will launch the sixteenth annualJewish Film Festival
today. "This is our most far-reaching event," says Lisa Korsen, marketing director for MACC. "It's where we get our most diverse audience, patrons who may not be Jewish but are interested in the culture. We have 22 films that range from documentaries, shorts, slasher flicks, historical figures; some in Hebrew, some in English, some in German. A mixture of Jewish themes and Jewish filmmakers."
Tonight's opening-night ceremonies begin with a MACC Cultural Achievement Award presented to Sharon Habor, a former MACC art director and the current festival chairwoman. "For the opening gala we always honor someone who has contributed to the arts -- Sharon has really made the festival what it is," says Korsen. The gala begins at 5:15 p.m. at the Phillips Social Hall at the Jewish Community Center; after the awards ceremony (which includes buffet, bar and jazz by the Keith Oxman Trio) attendees are encouraged to commute to the Denver Film Center for the festival's opening night film, Restoration, playing in both theaters at 7:30 p.m. and 7:45 p.m. (and again at 10:30 a. m. March 4).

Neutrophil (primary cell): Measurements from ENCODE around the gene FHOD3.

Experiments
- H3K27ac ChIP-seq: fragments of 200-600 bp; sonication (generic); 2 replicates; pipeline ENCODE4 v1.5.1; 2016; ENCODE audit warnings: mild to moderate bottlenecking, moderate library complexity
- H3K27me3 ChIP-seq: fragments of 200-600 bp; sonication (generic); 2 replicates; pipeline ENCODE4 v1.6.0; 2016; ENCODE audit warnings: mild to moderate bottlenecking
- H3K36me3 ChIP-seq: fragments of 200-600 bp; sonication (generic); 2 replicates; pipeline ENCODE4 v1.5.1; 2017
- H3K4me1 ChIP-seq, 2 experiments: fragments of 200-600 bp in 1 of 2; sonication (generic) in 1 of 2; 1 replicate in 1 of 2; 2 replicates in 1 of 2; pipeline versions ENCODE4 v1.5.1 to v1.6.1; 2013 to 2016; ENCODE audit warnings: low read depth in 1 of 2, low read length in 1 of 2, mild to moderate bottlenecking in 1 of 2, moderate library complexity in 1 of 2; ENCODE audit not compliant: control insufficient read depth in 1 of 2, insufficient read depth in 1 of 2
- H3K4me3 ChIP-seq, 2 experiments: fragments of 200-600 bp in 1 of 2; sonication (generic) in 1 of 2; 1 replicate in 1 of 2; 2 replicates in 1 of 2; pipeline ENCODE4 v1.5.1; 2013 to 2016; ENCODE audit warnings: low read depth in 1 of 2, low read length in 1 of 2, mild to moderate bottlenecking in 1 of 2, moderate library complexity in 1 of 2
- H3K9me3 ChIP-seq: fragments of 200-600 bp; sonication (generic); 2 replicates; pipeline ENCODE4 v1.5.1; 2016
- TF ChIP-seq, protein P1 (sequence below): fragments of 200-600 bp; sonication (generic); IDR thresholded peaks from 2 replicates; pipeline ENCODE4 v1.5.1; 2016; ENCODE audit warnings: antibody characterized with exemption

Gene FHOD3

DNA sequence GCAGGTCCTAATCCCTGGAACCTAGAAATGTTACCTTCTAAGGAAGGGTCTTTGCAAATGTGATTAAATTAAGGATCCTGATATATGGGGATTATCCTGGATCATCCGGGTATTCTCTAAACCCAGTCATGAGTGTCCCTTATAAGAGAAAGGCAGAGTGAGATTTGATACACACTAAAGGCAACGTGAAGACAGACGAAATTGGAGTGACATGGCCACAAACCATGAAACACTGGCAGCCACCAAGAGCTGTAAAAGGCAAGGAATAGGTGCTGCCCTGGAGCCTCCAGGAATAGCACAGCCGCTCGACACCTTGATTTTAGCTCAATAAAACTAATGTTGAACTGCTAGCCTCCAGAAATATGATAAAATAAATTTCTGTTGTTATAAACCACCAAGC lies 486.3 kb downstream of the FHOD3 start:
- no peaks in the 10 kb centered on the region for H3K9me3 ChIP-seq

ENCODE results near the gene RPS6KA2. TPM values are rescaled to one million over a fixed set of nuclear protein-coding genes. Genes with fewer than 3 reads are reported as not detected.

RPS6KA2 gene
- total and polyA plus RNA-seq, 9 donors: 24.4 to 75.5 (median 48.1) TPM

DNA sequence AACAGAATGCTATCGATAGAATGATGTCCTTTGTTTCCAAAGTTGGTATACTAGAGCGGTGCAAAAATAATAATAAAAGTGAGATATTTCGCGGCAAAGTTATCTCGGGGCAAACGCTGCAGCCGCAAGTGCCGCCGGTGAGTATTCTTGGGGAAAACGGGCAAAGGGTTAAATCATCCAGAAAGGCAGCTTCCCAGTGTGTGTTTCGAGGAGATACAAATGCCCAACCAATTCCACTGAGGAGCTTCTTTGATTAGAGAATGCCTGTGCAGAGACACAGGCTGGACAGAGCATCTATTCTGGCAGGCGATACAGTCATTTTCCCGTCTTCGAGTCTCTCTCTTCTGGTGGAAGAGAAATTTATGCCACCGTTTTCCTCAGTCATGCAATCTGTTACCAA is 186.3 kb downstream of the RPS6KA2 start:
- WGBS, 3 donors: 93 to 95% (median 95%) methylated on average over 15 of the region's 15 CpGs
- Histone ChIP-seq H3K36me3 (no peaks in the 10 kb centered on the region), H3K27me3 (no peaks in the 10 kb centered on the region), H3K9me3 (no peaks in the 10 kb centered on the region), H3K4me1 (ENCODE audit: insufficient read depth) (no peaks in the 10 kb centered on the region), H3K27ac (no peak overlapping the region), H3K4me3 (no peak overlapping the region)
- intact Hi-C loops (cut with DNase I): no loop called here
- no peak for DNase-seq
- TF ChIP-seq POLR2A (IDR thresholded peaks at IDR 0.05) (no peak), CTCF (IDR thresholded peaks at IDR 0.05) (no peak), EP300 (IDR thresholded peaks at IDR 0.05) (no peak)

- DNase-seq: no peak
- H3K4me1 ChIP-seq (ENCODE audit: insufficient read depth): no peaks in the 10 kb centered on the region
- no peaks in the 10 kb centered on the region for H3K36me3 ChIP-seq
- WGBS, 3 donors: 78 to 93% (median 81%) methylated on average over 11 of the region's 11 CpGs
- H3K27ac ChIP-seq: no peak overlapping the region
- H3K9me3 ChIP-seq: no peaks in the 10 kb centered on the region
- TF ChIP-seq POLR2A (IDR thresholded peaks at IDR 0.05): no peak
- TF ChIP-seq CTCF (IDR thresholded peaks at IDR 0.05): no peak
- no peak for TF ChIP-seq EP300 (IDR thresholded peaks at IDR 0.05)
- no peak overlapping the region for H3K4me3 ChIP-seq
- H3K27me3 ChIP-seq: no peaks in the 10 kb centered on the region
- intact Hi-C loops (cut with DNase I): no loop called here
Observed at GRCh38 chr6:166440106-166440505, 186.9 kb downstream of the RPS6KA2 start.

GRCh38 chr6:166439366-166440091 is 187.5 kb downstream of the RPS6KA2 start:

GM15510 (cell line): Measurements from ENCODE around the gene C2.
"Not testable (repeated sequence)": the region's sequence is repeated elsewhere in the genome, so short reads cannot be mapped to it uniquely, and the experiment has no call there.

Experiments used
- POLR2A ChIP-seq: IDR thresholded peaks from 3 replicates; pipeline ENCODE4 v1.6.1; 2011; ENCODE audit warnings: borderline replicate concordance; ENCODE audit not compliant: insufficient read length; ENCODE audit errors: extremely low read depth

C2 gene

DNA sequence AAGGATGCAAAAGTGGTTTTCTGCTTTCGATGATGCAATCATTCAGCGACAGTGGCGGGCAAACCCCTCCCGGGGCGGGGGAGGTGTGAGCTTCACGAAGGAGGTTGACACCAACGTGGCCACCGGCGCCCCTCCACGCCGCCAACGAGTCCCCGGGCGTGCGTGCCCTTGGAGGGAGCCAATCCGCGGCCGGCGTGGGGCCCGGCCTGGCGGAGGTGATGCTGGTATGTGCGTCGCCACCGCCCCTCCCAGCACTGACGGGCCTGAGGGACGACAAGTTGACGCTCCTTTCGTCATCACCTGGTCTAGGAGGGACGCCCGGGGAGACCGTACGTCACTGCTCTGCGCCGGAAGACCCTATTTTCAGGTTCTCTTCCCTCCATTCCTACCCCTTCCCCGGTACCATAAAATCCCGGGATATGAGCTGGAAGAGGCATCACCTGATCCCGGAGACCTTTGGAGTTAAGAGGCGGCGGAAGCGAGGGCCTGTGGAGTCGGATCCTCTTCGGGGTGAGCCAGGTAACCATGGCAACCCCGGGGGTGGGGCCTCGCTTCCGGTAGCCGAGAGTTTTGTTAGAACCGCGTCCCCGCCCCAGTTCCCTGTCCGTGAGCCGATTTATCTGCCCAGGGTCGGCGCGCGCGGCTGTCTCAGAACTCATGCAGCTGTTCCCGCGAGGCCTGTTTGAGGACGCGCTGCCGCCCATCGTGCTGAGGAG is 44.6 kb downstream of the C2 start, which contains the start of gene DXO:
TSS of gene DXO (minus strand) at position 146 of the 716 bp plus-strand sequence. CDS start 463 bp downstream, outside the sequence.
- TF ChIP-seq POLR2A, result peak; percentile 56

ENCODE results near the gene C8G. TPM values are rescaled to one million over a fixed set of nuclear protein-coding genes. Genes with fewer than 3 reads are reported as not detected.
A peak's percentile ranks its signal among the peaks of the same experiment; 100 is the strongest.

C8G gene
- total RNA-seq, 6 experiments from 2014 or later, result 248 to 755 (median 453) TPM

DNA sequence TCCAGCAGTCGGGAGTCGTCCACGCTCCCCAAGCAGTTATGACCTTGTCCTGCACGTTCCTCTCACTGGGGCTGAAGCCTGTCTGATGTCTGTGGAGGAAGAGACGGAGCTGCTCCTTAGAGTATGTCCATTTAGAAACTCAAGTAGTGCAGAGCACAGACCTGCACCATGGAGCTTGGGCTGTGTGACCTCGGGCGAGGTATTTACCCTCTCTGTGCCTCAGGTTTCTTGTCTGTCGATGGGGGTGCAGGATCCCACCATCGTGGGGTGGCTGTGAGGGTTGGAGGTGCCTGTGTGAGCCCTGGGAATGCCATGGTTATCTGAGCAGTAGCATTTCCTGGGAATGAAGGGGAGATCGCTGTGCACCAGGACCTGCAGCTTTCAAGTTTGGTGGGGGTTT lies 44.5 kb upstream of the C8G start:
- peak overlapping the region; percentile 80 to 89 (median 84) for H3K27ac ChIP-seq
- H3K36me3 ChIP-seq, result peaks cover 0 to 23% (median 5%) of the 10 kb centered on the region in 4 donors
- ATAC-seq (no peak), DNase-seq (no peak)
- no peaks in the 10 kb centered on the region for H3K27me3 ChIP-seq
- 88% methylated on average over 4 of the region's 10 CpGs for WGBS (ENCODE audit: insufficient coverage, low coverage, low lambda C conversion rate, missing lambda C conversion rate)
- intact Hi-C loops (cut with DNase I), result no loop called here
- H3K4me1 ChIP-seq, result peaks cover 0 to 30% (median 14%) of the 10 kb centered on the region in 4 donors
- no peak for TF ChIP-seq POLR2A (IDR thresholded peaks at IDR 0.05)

While there are plenty of tickets left for the opening night ceremonies, Korsen encourages buyers not to wait until the last minute. "Six of the films we're showing have already sold out," she says, "and last year eighteen films sold out. I'm anticipating every film to eventually sell out." Right now, the sold-out shows are My Best Enemy; Winston Churchill: Walking with Destiny; Remembrance; Gei Oni; Between Two Worlds; and Mahler on the Couch.
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The festival's 22-film run continues at the Denver Film Center at 8:30 p.m. Saturday, February 25 with Remembrance, a German language film about the struggle of two lovers in a concentration camp, and, at 11 p.m., both A Reuben by Any Other Name and Rabies -- touted as "Israel's first bona fide horror film!"
Due to unexpected delays in the construction of MACC's own theater at the JCC (planned as the original home of the series), a last-minute arrangement was made with the Denver Film Center to host the festival. "We've done partnerships with them for years," Korsen says. "We always sponsor one of their films during their international festival, and they've helped us out. It's been a good partnership."
But when it's finished, Korsen says, be sure to check out the theater's "mezzanine level" and "state of the art" technology. A gala fundraiser and grand opening for the facility will be held at the Jewish Community Center on March 24, with a performance by Manhattan Transfer. In the meantime, most of festival will be at the Denver FilmCenter, 2510 East Colfax Avenue; the Jewish Community Center is located at 350 South Dahlia Street. For more information, go to http://www.maccjcc.org